Euro gives dollar a run for the money

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The US dollar, as an international currency, is facing its strongest challenge in decades. Some pin-striped central bankers are diversifying modestly in their official foreign-exchange reserves – out of dollars and into euros, the common currency of 13 European nations. It's suspected that, among criminals, the 500-euro bill (worth about $660) rivals the $100 greenback as a way to sneak cash across borders.

Most experts don't foresee a dramatic shift out of the dollar. It's likely to dominate the international sphere for years, if not decades, to come.

Nonetheless, the dollar's declining value last year on foreign-exchange markets and the continuing massive US trade deficit are trampling the reputation of America's currency.

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"The euro is catching up, probably very rapidly," says Peter Pietsch, an economist at Commerzbank in Frankfurt, Germany. At this time, the dollar and euro are the only two important international currencies, and they are "competing fiercely against each other."

"It's always good to have competition," he adds.

Some signs of the euro's global gains:

•As of this past autumn, the value of all euro notes in circulation worldwide exceeds the value of total US currency. With each euro worth about US $1.33 on the foreign-exchange market today, the 628 billion euro notes in circulation on Dec. 22 are worth $828 billion, exceeding the $753 billion of American currency in circulation as of Dec. 18.

The European Central Bank expects the number of euros in circulation to shrink a little with the end of the Christmas demand for cash. But last week, the European Monetary Union welcomed its 13th member nation, Slovenia, the former Yugoslav republic. That adds a little to the demand for euros.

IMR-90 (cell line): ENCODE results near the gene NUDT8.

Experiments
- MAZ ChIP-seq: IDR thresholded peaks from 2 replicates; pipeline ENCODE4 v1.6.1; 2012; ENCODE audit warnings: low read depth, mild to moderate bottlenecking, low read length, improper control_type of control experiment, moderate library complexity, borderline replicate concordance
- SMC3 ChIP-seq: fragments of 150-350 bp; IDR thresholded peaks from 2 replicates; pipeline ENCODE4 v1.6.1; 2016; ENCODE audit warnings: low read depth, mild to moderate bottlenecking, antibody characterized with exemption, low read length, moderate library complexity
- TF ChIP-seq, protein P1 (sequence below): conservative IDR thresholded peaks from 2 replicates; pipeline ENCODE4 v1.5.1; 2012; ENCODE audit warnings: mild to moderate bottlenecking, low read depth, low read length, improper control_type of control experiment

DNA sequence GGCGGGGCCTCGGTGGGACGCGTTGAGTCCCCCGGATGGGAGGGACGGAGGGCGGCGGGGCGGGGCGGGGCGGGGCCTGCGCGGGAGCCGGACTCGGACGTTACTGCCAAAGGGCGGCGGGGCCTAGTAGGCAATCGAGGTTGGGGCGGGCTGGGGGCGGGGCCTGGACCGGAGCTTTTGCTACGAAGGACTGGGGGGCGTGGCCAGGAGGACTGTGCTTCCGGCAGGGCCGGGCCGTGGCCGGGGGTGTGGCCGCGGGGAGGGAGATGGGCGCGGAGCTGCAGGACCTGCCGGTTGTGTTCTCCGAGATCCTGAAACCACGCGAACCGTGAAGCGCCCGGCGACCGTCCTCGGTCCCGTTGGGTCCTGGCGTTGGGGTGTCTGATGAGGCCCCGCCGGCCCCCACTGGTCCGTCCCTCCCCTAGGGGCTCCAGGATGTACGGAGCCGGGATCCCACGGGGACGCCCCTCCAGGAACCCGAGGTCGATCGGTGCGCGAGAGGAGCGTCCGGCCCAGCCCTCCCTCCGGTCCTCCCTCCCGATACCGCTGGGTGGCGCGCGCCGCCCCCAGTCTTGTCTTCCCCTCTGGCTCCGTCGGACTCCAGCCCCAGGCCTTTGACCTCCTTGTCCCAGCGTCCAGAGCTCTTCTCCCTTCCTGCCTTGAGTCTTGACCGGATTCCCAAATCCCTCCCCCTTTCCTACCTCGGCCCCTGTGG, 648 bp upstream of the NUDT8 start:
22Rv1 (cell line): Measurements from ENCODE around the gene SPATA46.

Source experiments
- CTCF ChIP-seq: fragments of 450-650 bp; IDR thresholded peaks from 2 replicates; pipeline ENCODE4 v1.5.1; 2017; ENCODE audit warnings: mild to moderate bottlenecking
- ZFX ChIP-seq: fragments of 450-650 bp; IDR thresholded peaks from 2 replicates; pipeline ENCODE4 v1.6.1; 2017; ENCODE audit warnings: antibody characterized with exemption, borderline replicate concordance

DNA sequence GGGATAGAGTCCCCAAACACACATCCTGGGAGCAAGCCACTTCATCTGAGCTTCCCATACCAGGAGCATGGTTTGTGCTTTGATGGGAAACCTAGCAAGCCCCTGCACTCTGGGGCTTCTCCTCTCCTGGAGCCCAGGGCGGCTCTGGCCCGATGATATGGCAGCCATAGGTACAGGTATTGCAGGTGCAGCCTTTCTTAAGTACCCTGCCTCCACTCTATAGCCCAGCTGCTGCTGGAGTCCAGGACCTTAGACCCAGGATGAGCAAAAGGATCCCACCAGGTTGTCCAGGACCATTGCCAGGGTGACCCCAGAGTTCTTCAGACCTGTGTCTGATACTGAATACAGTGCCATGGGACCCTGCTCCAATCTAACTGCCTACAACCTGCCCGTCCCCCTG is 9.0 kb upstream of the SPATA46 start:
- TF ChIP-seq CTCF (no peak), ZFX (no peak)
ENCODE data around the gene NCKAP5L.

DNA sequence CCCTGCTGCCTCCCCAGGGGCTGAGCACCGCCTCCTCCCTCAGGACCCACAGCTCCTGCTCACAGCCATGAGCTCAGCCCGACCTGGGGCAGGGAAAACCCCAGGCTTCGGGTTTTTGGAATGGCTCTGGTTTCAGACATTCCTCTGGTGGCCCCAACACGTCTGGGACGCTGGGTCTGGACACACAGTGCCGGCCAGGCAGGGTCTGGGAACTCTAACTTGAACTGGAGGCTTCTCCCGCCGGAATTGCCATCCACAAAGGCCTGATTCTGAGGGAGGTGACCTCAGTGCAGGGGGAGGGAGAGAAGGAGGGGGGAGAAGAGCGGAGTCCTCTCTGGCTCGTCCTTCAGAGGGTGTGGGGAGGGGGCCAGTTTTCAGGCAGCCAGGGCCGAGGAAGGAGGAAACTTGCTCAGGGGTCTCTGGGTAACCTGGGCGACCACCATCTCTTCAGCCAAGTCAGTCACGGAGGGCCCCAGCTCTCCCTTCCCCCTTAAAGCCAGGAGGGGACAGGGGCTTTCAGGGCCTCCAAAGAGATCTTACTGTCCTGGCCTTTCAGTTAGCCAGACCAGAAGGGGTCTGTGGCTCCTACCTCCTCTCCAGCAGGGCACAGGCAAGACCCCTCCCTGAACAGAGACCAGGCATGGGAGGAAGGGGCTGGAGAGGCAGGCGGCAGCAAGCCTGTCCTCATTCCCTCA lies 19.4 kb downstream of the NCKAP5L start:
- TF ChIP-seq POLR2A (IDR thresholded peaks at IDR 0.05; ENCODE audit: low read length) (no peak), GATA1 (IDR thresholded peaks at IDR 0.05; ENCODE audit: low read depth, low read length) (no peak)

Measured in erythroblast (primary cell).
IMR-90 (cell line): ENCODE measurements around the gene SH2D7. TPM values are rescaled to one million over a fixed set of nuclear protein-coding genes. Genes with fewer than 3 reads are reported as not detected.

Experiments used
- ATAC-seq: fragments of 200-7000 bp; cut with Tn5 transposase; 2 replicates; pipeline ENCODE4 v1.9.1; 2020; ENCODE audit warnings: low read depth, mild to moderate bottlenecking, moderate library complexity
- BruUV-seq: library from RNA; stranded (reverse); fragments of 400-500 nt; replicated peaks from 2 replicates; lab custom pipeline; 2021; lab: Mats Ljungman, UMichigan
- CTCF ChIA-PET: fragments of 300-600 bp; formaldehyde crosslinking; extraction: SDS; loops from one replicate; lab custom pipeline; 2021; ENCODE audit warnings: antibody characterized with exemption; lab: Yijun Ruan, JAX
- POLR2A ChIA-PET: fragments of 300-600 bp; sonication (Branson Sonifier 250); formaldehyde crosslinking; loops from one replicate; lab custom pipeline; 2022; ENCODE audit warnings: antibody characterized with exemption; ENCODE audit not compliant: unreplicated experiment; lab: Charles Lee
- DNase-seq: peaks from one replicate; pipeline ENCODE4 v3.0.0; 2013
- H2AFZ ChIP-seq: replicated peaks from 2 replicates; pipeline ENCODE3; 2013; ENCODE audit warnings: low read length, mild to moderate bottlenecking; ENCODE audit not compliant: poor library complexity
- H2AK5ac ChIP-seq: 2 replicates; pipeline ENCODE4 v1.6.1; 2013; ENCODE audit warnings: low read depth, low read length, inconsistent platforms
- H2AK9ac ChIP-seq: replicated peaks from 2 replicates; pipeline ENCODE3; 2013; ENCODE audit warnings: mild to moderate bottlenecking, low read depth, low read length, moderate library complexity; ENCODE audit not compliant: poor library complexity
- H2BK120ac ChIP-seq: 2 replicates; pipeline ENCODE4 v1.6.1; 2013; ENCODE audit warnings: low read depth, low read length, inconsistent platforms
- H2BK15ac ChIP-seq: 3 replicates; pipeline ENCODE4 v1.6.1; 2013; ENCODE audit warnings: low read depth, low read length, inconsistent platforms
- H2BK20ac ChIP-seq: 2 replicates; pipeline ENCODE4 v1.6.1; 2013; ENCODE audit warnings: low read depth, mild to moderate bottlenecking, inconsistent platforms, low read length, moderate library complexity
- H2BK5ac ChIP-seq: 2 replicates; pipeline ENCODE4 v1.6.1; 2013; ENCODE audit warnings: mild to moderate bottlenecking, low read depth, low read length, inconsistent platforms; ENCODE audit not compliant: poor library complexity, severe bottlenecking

One explanation of this phenomenon is that Europeans tend to use cash more often when paying for goods and services; Americans offer credit cards.

•Seeing the dollar's decline in value – 11 percent against the euro in 2006 – some central banks and finance ministries have been diversifying their financial assets and transactions into euros.

Iran stated last month that it will use the euro instead of the greenback for its foreign-trade transactions, including oil sales. Considering Iran's political clash with the US on uranium enrichment, the news didn't surprise foreign exchange markets.

Other oil-rich nations are shifting to the euro. So is Switzerland, it's reported. The central bank of the United Arab Emirates, a close US ally, said it would convert eight percentage points of its foreign-exchange reserves into the euro. At present, some 98 percent of the UAE's $25 billion in reserves are in dollar investments.

New data from the Bank for International Settlements (BIS), an institution in Basel, Switzerland, that serves major central banks, shows that Russia and members of the Organization of the Petroleum Exporting Countries have cut their dollar holdings from 67 percent in the first quarter of 2006 to 65 percent in the second quarter. The euro's share of their overall financial holdings rose from 20 to 22 percent.

That shift may seem modest. But it reflects a change of sentiment toward the five-year-old euro in the financial world. The euro is now recognized as a solid currency, worthy of succeeding the former deutsche mark as a bastion against the depredations of inflation.